Do The National Parks Need A Christian Ministry? by Karl and Rita Girshman (October 1994)

This speech was delivered on September 30, 1994, before the seventeenth annual convention of the Freedom From Religion Foundation in Madison, Wisconsin.

We really believe that the principal explanation for our being with you tonight has to do with the art and craft of newspaper editors who are responsible for attaching headlines to stories. It was not the First Amendment issue of the separation of church and state that brought attention to our legal action against the federal government. Rather, it was a headline like “Proselytizer Preaches To The Naked”! As many headlines, this and several others tended to exaggerate and overdramatize. But the facts of what did happen and what we learned, energized us to a course of action that we might otherwise not have taken.

It was March 4th, 1992, and we were visiting Big Bend National Park in Texas for a week of hiking. We were with very dear friends who had visited Big Bend about a dozen times before and could select trails that matched our somewhat declining endurance. That morning we set out with packed lunches aiming to return in the early afternoon. The day grew very warm early and the trail was a little more rugged than expected. Consequently we really were looking forward to a long shower and a rest before the evening activity.

It was my birthday and Karl had arranged for surprise shopping and an almost gourmet dinner in the closest settlement, forty miles away.

We had showered and were lying on the bed nude–naked–in our birthday suits–when there was a light tap on the locked door followed by the insertion and turning of a key and doorknob. In strode a six-foot-four, bright-red-haired young man. We both shrieked or shouted or maybe cursed. It’s hard to recall exactly. He proclaimed, “Uh, Oh. I didn’t mean to disturb you [as he took another step into the room]. I just wanted to give you this,” and with that he tossed a half-sheet salmon-colored card on the floor, turned and quickly left. By this time Karl had pulled on a pair of shorts and took off after him shouting such questions as: Who was he? Did he work for the Park Service? What right did he have breaking into our room? Where did he get a key to our room?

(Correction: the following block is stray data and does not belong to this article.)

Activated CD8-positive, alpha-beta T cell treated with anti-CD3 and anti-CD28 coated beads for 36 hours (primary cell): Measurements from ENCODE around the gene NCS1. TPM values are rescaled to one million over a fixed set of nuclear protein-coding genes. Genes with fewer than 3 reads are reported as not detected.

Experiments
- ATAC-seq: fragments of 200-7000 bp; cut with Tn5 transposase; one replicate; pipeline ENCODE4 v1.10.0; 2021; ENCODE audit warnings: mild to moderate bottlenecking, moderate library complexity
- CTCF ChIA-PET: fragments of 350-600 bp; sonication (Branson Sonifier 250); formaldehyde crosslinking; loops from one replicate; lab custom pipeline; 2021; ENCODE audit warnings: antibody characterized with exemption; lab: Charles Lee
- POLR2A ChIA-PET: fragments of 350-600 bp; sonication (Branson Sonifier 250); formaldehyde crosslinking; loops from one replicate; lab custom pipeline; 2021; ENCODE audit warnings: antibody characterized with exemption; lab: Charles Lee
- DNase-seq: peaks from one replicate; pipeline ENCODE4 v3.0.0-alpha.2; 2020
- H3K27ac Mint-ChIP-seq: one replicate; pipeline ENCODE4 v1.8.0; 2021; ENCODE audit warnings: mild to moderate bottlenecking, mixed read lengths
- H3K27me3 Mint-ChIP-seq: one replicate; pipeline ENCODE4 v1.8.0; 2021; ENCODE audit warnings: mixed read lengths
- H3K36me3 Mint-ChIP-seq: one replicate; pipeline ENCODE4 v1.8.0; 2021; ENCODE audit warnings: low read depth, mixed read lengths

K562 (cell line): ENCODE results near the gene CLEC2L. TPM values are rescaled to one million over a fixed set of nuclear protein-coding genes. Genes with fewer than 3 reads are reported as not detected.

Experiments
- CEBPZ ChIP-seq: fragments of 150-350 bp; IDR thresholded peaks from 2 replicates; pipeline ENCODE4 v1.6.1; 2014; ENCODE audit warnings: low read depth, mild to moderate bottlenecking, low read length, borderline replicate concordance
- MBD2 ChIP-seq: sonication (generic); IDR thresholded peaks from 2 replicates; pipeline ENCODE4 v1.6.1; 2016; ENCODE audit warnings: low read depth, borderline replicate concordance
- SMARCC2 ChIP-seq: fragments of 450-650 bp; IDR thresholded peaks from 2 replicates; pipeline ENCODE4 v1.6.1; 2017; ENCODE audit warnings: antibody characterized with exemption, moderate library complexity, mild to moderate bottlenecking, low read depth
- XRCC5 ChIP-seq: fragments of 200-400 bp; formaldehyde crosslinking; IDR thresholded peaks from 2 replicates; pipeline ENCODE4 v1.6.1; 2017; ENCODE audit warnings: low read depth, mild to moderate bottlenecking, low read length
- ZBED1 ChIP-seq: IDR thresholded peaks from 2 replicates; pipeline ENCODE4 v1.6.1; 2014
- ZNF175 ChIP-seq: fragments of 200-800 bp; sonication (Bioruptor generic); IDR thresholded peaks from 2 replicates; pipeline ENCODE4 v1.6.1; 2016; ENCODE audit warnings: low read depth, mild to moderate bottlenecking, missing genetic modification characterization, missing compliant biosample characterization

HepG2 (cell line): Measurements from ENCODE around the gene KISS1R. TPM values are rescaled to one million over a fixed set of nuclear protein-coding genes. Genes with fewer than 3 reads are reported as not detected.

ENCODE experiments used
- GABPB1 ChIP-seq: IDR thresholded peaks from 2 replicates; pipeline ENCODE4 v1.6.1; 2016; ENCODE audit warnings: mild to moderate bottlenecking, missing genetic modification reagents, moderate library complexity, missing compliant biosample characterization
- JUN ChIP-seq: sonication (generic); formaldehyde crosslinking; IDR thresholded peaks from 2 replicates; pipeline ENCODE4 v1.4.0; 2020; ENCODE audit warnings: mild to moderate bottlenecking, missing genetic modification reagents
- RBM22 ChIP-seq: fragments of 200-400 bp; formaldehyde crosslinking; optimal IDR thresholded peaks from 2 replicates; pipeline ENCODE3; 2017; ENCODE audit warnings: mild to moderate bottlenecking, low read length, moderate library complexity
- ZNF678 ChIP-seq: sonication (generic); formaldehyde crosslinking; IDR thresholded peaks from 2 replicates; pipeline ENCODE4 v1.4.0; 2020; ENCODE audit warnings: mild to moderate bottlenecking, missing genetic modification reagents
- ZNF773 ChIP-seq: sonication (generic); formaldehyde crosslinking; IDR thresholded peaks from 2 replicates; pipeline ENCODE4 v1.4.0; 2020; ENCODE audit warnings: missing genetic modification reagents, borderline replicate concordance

By the time Karl was out the door, the young man did say that he worked for the lodge and was with housekeeping. He continued to the adjacent rooms and hurried down the stairs. Karl returned and we looked at the announcement he left. [Karl holds up large copy of card] As you will notice, on the upper right is the familiar arrowhead logo of the National Park Service with the four points of the compass–or a cross. Inside the logo is “A Christian Ministry in the National Parks.” The text states:

A Christian Ministry
In Big Bend National Park
invites you to join in worshipping
our Lord and Savior

10:00 am–Basin Amphitheater
5:30 pm–Rio Grande Village

Interdenominational Services
Everyone welcome!
Come as you are!

Our emotions went from the initial startle to embarrassment to upset, anger and the brink of rage. It was the last line of the flyer that took the edge off the rage and allowed Karl to quickly dress and seek out the concession manager. Since he was out for the day, the confrontation would have to wait until the next morning. Though the birthday celebration was compromised, we met our friends and salvaged the remainder of the day and evening.

The next morning, the director of operations for National Park Concessions, Inc. at Big Bend was quick to apologize and to assure Karl that it would not happen again. All this before he could voice his complaint. Then, in response to questions he informed Karl that the young man was:

1. An employee of the concessionaire

2. Performing a housekeeping task

3. Not in the housekeeping department.

Far from satisfied, Karl obtained the name and address for the CEO of the concession corporation and decided to pursue this further with the Park Service. Had it not been for the headline catching coincidence, I’m not sure we’d be here today. Still angered and having many questions, we sought out the NPS ranger who oversees the concession operation. From him we quickly learned the following:


  • The young man was a student minister, one of several at Big Bend.